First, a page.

“Address An Issue” – Meaning & Usage (Helpful Examples)

The phrase “address an issue” is fairly common in formal speech and writing. You might hear a politician or employer talking about “addressing an issue.” This article will talk about what it means and how it differs from fixing one.

What Does It Mean To “Address An Issue”?

“Address an issue” means to give attention to a matter and begin to deal with it. Generally, no solution is found straight away (unlike fixing an issue). Instead, “address” means we’re going to look into it with the aim of finding a solution later.

What Does It Mean To "Address An Issue"?

The definition of “address,” according to The Cambridge Dictionary, is”to give attention to or deal with a matter or problem.” When talking about “addressing an issue,” we’re using “address” in the verb form.

To address an issue, you may find yourself (or someone else) doing one of the following:

  • Talking to anyone involved in the issue
  • Doing research to get to the bottom of it
  • Let people know that you’re working on a solution for the issue
  • Find a fault and troubleshoot reasons why it may have occurred.

How you address the issue is dependent on the context. However, the idea is always that you’re bringing your attention to the issue rather than solving it straight away.

Examples Of How To Use “Address An Issue” In A Sentence

To help you understand the phrase slightly better, we’ll include some examples to show you when it works best and when you can use it.

  1. We need to address this issue before we’re able to move on to the next phase.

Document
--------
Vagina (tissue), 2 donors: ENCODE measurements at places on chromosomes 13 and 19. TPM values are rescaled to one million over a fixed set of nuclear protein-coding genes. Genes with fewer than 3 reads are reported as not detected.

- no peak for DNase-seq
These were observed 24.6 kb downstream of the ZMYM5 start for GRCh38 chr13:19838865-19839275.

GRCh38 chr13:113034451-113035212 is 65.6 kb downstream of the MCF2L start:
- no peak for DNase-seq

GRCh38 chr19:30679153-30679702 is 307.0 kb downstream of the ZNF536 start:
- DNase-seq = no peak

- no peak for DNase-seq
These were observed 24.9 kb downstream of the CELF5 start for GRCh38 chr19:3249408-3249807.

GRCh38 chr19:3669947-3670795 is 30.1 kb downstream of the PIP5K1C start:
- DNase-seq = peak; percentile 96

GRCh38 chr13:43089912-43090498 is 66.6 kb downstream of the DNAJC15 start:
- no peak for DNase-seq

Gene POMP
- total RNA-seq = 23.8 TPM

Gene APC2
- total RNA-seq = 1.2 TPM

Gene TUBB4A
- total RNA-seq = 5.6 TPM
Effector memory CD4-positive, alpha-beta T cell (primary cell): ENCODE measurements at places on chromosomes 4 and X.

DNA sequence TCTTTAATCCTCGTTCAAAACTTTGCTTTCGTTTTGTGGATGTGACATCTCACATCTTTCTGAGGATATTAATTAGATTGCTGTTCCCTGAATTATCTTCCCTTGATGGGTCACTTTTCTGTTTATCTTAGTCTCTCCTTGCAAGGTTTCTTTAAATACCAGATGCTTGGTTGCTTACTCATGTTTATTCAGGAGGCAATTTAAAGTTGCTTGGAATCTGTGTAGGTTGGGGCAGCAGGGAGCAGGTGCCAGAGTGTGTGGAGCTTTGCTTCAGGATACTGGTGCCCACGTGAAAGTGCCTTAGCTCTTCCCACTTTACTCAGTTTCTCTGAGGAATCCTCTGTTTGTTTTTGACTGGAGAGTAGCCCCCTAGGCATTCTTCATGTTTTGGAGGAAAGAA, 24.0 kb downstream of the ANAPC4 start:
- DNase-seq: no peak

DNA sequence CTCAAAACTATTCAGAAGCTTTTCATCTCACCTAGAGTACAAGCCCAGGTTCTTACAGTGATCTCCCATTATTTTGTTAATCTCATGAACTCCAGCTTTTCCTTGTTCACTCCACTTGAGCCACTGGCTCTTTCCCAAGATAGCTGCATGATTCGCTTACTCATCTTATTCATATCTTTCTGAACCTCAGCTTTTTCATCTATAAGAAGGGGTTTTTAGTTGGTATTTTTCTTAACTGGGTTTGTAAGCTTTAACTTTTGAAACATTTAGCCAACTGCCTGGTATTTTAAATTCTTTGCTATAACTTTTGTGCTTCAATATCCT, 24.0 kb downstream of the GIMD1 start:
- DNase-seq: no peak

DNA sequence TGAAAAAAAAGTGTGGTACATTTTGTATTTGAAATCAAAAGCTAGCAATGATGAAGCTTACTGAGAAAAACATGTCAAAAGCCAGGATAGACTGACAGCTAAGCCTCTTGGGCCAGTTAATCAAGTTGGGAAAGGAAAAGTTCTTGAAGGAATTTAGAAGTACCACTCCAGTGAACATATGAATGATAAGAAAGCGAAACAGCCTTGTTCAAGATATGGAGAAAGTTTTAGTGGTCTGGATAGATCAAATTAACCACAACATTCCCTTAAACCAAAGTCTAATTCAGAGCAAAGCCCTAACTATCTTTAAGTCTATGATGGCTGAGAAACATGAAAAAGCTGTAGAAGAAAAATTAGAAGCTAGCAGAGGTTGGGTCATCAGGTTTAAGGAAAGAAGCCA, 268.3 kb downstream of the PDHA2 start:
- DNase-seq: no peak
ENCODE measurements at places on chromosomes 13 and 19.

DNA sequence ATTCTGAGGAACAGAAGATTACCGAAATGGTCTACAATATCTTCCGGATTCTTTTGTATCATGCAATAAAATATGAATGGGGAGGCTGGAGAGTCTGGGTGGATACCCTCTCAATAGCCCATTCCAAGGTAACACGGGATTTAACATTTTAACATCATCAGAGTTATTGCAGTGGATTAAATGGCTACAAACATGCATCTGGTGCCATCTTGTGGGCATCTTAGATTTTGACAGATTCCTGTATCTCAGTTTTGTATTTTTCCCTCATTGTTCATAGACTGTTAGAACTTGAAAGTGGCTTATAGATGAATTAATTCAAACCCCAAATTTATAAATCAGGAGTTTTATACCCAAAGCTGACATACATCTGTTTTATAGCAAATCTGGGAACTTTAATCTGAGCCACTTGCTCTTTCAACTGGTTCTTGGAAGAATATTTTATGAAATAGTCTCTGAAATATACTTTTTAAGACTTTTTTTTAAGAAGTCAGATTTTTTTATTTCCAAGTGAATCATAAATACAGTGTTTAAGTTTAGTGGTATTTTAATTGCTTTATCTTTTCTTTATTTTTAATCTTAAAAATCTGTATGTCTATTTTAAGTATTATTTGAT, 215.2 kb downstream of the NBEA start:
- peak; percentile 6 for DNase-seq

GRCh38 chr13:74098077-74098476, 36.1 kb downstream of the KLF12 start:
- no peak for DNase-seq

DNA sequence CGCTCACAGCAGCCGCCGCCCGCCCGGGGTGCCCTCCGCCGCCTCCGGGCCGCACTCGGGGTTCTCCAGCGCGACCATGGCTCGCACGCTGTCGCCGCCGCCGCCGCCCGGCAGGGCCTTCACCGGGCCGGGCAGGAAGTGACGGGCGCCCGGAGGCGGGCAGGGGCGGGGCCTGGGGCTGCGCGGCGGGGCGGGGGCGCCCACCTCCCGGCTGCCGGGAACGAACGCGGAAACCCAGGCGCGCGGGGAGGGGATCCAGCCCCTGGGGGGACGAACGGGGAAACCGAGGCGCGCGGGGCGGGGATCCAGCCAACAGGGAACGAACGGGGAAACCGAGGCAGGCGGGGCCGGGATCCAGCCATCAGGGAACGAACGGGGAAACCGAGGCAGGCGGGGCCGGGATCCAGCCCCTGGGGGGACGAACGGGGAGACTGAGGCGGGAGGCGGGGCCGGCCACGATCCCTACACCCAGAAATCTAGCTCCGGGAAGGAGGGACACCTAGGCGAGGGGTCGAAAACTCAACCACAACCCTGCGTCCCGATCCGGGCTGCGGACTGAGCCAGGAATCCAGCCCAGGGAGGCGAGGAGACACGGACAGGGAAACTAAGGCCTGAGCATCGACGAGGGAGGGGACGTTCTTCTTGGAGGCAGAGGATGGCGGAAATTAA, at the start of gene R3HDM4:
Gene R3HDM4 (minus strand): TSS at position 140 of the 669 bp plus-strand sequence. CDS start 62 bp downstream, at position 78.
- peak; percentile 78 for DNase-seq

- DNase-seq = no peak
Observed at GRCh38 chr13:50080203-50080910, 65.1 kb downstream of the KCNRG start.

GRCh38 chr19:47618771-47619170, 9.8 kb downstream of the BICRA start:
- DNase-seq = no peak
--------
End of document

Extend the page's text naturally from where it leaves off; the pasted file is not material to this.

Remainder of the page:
2. Let’s work together to address an issue before the boss gets mad about it!
  3. I think it’s time we try to address the issue. The sooner we figure it out, the better.
  4. I’m here to address the issue of climate change, though I’m going to need your help finding my answers.
  5. They should start addressing issues that actually matter to us rather than fluff ones that no one cares about!

As you can see, “address an issue” is used when we want to start working on solving a problem. We typically give people notice or a time frame to solve an issue, and it’s important to differentiate that we’re not looking for an ultimate fix straight away.

What Is The Difference Between Addressing An Issue And Fixing An Issue?

“Addressing an issue” talks about starting to develop ideas to help solve the issue. There is no definitive outcome or solution yet. “Fixing an issue” is what we do when we’ve completed and solved the issue at hand.

“Addressing an issue” means there’s plenty more work that needs to be done before we find a solution, while “fixing an issue” means we’ve solved the issue, and there’s no more that needs to be done on that front.

The different verb forms we use here play a key part in the meaning of our phrase. If we make sure we’re using the right verb form, we’ll always use it correctly.

  • I have fixed the issue regarding your router.
  • I have started addressing the issue you asked me to.

Sometimes, we might say “fix an issue” before we’ve come to a solution. That’s because we are determined to get to the solution and know that it’s feasible and possible to do so.

  • Let’s fix the issue with the cables before it gets dark.
  • I’m going to fix the issue for you.

While the solution isn’t yet guaranteed, the idea is that we’re working towards that solution and won’t stop the task or job until we’ve completed it.

“Address the issue” in this sense still only means that we’re going to look into the issue and not that we’re going to solve it.

  • Let’s address the issue with the cables.

This means we’ll work on the issues, but we don’t have any plans to solve them; we simply want to know what we’re working with.

Address An Issue – Synonyms

Finally, let’s go over some synonyms you can use in place of “address an issue.”

  • Discuss an issue
  • Talk about an issue
  • Handle an issue
  • Negotiate
  • Manage an issue

These synonyms all offer a way to start looking into an issue without a solution straight away.

You may also like: “Address A Question” Meaning (And How It Differs From Answering)